Other palms native to Georgia lack trunks and therefore appear more like shrubs, and these include the Needle Palm (Rhapidophyllum Hystrix) and the Dwarf Palmetto (Sabal Minor).
Which Palm Trees are Native to Europe?
Europe is not known for its palm trees because it can experience cold winters, however there are a small number of palm trees that are hardy and able to survive in this type of climate.
The European Fan Palm (Chamaerops humilis) is one of the few trees which is native to Europe. This palm grows in the wild in both the south of Spain and south of France, as well as in parts of Portugal, Monaca, and Italy.
This palm is one of the hardiest palms in existence, suitable for growing in USDA hardiness zones 8 through 11. It takes the form of a large shrub, growing to heights of up to 15 feet, with a spread of up to 10 feet.
The second palm believed to be native to Europe is the Cretan Date Palm (Phoenix theophrasti). This species hails from the region around the eastern Mediterranean, most notably growing in Crete, Greece, and Turkey. As you might expect from its name, this palm produces date fruits, but these are bitter tasting and aren’t favored for eating.
A large proportion of Cretan Date Palms, believed to total more than 5000, can be found in the Vai Palm Forest, which is known to be the only palm tree forest on the whole continent. It is in an eastern region of Crete called Lassithi and is located along a beach. Although these palms are now considered to be native to Crete, many argue that the forest was planted by Arabians or Egyptians while conquering the island long ago.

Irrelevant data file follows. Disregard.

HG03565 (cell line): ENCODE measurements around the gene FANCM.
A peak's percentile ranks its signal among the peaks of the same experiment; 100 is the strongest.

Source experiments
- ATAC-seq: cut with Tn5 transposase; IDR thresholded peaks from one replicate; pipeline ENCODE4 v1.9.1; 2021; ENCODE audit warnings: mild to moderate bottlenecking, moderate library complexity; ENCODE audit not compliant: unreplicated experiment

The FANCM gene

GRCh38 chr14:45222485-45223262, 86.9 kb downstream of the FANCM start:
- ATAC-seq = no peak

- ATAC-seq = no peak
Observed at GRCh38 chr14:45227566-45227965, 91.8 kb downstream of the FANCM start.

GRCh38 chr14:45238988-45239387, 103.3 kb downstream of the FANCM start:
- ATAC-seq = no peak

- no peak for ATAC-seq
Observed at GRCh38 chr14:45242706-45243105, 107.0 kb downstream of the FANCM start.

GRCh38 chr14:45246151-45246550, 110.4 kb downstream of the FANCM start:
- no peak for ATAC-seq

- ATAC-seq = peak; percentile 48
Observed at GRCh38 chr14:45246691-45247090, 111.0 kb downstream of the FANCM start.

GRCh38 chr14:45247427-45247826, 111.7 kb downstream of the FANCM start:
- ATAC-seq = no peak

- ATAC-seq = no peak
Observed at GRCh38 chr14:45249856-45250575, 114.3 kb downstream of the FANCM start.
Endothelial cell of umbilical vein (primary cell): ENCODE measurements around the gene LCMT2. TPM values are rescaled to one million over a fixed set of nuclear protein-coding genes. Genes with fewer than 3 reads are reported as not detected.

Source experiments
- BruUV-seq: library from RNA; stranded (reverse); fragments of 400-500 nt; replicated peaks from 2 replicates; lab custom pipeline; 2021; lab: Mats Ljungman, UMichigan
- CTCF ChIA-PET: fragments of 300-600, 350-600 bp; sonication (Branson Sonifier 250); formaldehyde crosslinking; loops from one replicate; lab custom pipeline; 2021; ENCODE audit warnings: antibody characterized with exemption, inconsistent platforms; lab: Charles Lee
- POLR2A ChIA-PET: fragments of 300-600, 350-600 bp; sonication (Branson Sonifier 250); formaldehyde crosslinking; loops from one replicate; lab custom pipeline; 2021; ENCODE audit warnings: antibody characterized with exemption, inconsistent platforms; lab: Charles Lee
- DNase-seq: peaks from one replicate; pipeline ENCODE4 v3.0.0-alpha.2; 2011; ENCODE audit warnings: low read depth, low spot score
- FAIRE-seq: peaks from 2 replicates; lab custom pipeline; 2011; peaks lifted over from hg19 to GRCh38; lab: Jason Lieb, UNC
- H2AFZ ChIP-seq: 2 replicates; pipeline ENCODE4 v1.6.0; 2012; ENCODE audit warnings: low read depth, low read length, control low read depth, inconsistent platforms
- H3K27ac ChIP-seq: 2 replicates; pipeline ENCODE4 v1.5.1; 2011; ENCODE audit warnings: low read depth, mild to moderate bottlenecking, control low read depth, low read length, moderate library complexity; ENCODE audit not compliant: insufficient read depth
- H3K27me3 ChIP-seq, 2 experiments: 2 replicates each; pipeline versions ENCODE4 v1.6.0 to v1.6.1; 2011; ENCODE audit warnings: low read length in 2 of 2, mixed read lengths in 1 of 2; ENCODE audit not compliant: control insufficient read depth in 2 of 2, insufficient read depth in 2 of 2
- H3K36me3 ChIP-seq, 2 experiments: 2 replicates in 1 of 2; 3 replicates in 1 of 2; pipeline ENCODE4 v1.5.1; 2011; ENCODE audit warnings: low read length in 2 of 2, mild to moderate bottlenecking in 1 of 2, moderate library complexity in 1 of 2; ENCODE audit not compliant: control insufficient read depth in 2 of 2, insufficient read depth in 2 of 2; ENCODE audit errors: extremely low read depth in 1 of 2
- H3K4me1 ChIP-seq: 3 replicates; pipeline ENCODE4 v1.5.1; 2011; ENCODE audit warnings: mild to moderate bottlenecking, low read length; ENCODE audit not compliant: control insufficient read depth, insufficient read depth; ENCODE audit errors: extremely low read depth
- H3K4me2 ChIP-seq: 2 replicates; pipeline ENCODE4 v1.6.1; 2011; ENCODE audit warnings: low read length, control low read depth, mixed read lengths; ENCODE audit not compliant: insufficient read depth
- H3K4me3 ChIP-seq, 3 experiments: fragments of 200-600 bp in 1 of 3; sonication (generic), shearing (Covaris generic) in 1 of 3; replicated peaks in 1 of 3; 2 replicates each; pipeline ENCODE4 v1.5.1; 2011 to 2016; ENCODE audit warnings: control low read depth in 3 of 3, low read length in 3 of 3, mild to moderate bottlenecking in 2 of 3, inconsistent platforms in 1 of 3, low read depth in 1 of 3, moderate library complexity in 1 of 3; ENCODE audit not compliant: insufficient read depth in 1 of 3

Where are Palm Trees Commonly Found?
A large proportion of the world’s palms are situated in Neotropical rainforests in Central and South America, including the Amazon rainforest.
This is believed to be because the hot, wet, and humid conditions of the rainforests are more suitable for growing palms compared to the drier forests of Africa and Asia. Palms that are native to the Americas and are commonly found in the rainforests here are the Colombian Wax Palm, the Cabbage Heart Palm, the Chilean Wine Palm, and the Andean Wax Palm.
In Africa and the Middle East, common palm trees include the Date Palm, the Bottle Palm, and Spindle Palm.
In Asia, the Chinese Fan Palm takes the title for the most common type of palm tree, but the Fountain Palm comes a close second.